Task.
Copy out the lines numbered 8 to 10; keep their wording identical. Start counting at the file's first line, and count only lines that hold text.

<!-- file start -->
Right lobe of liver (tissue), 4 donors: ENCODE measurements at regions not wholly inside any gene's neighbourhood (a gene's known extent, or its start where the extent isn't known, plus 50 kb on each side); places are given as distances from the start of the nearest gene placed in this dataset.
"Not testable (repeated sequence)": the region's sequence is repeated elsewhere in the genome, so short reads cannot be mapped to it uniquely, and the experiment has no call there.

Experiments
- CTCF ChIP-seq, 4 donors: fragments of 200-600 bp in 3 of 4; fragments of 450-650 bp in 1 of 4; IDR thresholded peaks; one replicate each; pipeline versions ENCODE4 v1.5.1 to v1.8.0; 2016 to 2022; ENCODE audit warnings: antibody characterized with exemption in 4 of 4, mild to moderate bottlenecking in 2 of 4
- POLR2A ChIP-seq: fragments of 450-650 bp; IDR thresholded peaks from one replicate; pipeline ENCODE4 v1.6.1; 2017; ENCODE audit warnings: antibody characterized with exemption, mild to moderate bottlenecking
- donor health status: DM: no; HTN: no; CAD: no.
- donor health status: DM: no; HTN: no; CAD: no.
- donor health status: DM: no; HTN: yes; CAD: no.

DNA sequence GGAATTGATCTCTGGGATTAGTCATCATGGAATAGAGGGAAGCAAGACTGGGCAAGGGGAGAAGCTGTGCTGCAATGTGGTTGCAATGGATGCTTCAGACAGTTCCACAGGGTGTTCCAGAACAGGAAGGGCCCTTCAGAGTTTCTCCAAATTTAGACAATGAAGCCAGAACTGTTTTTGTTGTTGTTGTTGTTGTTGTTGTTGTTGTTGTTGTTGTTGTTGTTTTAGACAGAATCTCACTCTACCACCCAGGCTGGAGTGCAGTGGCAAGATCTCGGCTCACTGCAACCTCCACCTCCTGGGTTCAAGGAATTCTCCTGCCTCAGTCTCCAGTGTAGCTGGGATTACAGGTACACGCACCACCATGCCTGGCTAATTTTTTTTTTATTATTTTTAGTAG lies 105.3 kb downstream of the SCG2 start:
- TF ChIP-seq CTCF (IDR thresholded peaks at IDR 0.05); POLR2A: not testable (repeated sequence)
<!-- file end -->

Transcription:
- donor health status: DM: no; HTN: yes; CAD: no.

DNA sequence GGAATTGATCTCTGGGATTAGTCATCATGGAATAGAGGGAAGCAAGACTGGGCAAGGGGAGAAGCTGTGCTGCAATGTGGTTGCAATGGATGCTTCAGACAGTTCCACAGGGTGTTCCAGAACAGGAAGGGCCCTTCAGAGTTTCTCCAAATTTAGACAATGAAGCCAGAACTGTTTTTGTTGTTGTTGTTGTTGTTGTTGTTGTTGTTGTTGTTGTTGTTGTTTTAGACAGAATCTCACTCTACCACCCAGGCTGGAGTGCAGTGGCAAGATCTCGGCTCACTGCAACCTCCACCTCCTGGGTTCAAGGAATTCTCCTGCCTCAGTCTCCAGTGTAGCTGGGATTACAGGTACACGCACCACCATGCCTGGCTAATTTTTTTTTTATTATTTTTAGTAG lies 105.3 kb downstream of the SCG2 start:
- TF ChIP-seq CTCF (IDR thresholded peaks at IDR 0.05); POLR2A: not testable (repeated sequence)